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The Complaint Is Not the Problem

There’s an old story that warns problem solvers not to begin solving until they’ve found the right problem. It’s been told so many times in so many different settings, I feel justified in condensing it for you, at liberty. So here goes...


A hotel manager, hearing complaints from guests that the elevators run too slowly, looks into speeding them up and installing destination dispatch, but the cost prohibits her from implementing either. Eventually she solves the problem by installing mirrors in the elevator lobby. The complaints end.


Moral of the Story

When you attack a complaint as it is expressed, you can waste time searching for solutions that cost too much, take too much time, waste resources, or just can’t be done. So before addressing a complaint, it pays to dig deeper. For the right problem.


Problem finding is a critical step in the Creative Problem Solving Process. Critical in this case because, when guests say the elevators run too slowly, speeding up them up, even if it were an affordable option, may not stop the complaints. The real problem may lie in the cramped elevator lobby, its drab surroundings, or your guests’ uncertainty about when the next elevator will arrive.


cartoon of people in mirrored elevatorThis is why hotel and apartment managers enhance lobbies with plants, tv monitors, music, and posters that announce upcoming events. Disney and other amusement park operators have learned that guests will complain less about long waiting lines for popular rides when signs inform them of the remaining wait time.


The proverbial hotel story concludes with the manager installing mirrors, because they solve the real problem—not slow elevators but anxious riders. Mirrors make the waiting space feel bigger and offer most people something they like to look at, namely, themselves. They help people straighten their ties, fuss with their hair, or secretly examine someone else’s reflection rather than ogle openly.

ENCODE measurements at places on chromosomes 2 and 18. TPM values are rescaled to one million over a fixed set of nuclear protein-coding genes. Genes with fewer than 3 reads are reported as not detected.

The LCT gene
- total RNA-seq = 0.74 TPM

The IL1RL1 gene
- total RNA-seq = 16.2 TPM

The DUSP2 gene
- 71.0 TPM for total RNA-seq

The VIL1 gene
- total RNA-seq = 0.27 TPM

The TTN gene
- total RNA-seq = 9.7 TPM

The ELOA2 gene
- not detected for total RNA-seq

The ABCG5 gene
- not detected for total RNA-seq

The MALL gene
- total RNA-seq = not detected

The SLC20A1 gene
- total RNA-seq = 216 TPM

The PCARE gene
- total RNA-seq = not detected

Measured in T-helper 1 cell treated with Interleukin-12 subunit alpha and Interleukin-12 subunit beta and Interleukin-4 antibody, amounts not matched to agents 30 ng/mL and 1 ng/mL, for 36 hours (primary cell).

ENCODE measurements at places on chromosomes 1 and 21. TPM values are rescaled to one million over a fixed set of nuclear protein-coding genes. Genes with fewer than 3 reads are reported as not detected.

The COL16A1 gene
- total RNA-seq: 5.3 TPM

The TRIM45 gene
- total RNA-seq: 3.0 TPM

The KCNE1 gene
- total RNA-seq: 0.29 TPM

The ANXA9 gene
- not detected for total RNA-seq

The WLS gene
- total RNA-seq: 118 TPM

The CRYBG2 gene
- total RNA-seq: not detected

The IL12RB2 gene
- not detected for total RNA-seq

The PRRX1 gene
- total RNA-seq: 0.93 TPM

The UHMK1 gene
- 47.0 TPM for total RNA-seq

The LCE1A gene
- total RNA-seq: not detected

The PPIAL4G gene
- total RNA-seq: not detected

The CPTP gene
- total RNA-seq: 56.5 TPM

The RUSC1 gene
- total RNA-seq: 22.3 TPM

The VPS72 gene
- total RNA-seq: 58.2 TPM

To find the problem behind the complaint, ask laddering questions. You’ll uncover more problem-solving opportunities. Then solve the one that will do the most to reduce the complaint, cost you the least, and take the least effort to implement. An example of laddering questions:

Complaint: The elevators are too slow.
Question: Why is that a problem?
Answer: It makes me wait.
Question: Why is that a problem?
Answer: I don’t like to wait.
Question: Why is that a problem?
Answer: It bores me.
Question: Why is that a problem?
Answer: I’ve got more interesting things to do.
You can solve each one of these answers with a different kind of solution.


Answer Approach Solution
It makes me wait. Reduce the wait. Speed up the elevators.
I don’t like to wait. Make my wait more pleasant. Improve the surroundings.
It bores me. Entertain me. Music, monitors, posters, news.
I’ve got better things to do. Help me get something done. Phones, computer terminals, ways to order services.


Already you’ve got more than one way to reduce the original complaint. Keep on laddering and you’ll find even more.


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Don’t take my word for it. Dig deeper.

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This Right Brain Workout appeared for the first time on IdeaConnection.

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